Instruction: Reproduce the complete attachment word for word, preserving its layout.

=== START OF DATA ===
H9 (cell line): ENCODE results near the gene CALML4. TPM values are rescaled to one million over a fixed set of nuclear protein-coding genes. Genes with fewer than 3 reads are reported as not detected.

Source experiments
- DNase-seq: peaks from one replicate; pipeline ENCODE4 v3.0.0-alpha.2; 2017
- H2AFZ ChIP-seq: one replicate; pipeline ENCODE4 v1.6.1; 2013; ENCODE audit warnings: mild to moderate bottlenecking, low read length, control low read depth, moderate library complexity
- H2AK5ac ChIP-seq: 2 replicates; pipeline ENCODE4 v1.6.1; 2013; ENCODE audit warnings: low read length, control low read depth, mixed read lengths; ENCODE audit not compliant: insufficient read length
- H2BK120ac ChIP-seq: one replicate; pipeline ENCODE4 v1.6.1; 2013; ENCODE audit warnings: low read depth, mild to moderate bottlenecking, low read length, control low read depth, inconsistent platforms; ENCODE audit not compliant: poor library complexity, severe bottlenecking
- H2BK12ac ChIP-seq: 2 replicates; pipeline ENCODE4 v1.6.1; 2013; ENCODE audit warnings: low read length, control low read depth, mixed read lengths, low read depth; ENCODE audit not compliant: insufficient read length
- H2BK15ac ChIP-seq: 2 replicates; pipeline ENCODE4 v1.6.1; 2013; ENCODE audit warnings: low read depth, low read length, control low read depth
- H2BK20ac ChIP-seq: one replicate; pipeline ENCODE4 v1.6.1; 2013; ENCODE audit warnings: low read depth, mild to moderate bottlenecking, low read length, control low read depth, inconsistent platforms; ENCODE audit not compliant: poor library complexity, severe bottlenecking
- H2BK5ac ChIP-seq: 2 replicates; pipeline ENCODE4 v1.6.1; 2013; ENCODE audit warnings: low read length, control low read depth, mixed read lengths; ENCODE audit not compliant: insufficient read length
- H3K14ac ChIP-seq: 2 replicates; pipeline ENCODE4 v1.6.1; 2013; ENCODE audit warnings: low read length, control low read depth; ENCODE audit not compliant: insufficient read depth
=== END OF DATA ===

H9 (cell line): ENCODE results near the gene CALML4. TPM values are rescaled to one million over a fixed set of nuclear protein-coding genes. Genes with fewer than 3 reads are reported as not detected.

Source experiments
- DNase-seq: peaks from one replicate; pipeline ENCODE4 v3.0.0-alpha.2; 2017
- H2AFZ ChIP-seq: one replicate; pipeline ENCODE4 v1.6.1; 2013; ENCODE audit warnings: mild to moderate bottlenecking, low read length, control low read depth, moderate library complexity
- H2AK5ac ChIP-seq: 2 replicates; pipeline ENCODE4 v1.6.1; 2013; ENCODE audit warnings: low read length, control low read depth, mixed read lengths; ENCODE audit not compliant: insufficient read length
- H2BK120ac ChIP-seq: one replicate; pipeline ENCODE4 v1.6.1; 2013; ENCODE audit warnings: low read depth, mild to moderate bottlenecking, low read length, control low read depth, inconsistent platforms; ENCODE audit not compliant: poor library complexity, severe bottlenecking
- H2BK12ac ChIP-seq: 2 replicates; pipeline ENCODE4 v1.6.1; 2013; ENCODE audit warnings: low read length, control low read depth, mixed read lengths, low read depth; ENCODE audit not compliant: insufficient read length
- H2BK15ac ChIP-seq: 2 replicates; pipeline ENCODE4 v1.6.1; 2013; ENCODE audit warnings: low read depth, low read length, control low read depth
- H2BK20ac ChIP-seq: one replicate; pipeline ENCODE4 v1.6.1; 2013; ENCODE audit warnings: low read depth, mild to moderate bottlenecking, low read length, control low read depth, inconsistent platforms; ENCODE audit not compliant: poor library complexity, severe bottlenecking
- H2BK5ac ChIP-seq: 2 replicates; pipeline ENCODE4 v1.6.1; 2013; ENCODE audit warnings: low read length, control low read depth, mixed read lengths; ENCODE audit not compliant: insufficient read length
- H3K14ac ChIP-seq: 2 replicates; pipeline ENCODE4 v1.6.1; 2013; ENCODE audit warnings: low read length, control low read depth; ENCODE audit not compliant: insufficient read depth